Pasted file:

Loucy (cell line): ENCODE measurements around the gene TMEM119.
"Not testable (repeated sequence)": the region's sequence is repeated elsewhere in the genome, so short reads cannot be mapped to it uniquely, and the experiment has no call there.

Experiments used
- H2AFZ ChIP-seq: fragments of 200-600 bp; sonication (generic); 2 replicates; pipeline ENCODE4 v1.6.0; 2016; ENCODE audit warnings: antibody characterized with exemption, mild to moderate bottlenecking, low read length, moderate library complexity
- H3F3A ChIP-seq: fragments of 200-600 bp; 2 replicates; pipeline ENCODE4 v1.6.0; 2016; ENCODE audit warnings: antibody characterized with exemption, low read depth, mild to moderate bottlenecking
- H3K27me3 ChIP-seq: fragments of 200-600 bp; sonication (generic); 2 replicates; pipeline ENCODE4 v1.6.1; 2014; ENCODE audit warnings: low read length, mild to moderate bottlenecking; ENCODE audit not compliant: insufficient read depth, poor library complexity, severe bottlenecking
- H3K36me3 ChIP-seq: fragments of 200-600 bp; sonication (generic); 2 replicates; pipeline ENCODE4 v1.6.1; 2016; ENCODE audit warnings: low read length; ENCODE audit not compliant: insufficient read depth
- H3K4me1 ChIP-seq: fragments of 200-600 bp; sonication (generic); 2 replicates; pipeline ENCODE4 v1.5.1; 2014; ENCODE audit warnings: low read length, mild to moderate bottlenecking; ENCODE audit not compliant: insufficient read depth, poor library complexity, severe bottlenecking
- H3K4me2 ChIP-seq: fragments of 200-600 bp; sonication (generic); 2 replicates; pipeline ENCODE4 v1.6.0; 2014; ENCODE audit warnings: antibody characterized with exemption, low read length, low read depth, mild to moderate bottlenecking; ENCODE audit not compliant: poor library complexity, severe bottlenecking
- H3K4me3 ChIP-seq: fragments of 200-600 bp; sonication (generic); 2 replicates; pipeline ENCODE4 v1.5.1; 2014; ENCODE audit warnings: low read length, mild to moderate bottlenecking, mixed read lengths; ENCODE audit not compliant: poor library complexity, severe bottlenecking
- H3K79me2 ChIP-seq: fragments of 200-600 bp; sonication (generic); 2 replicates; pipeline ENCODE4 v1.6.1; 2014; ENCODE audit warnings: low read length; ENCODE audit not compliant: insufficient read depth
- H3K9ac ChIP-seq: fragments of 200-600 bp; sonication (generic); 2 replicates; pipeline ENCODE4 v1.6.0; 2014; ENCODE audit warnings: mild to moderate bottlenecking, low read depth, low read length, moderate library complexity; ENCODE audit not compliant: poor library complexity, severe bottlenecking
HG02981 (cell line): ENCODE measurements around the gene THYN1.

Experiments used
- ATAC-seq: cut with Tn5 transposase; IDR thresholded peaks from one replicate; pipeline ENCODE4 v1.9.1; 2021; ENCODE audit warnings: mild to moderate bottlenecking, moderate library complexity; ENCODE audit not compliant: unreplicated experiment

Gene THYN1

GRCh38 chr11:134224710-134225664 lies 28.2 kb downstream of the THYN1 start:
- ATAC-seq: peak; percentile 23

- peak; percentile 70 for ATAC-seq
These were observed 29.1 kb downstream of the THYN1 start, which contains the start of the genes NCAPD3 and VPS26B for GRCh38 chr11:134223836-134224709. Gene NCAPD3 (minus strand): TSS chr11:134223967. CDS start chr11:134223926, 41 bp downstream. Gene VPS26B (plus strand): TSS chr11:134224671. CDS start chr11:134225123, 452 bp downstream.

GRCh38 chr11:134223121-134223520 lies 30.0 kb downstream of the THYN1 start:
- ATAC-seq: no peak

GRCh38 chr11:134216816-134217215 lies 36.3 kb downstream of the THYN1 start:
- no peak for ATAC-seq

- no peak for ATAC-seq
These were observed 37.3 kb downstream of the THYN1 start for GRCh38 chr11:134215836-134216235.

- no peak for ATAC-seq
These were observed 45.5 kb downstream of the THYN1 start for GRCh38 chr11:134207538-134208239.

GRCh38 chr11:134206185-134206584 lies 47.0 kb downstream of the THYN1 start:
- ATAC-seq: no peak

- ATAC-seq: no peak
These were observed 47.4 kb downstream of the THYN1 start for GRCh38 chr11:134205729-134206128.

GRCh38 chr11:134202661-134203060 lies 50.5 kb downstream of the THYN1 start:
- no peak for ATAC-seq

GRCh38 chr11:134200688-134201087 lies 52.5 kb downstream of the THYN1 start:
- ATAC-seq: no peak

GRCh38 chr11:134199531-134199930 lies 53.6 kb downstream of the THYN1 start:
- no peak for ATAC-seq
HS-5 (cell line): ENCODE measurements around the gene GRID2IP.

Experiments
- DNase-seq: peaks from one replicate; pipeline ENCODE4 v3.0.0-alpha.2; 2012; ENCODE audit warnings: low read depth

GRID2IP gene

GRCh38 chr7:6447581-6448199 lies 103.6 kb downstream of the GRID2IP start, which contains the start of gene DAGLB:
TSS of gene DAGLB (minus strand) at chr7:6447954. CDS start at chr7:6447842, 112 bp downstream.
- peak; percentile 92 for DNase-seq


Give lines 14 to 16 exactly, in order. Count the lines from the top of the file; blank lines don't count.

Experiments used
- ATAC-seq: cut with Tn5 transposase; IDR thresholded peaks from one replicate; pipeline ENCODE4 v1.9.1; 2021; ENCODE audit warnings: mild to moderate bottlenecking, moderate library complexity; ENCODE audit not compliant: unreplicated experiment

Gene THYN1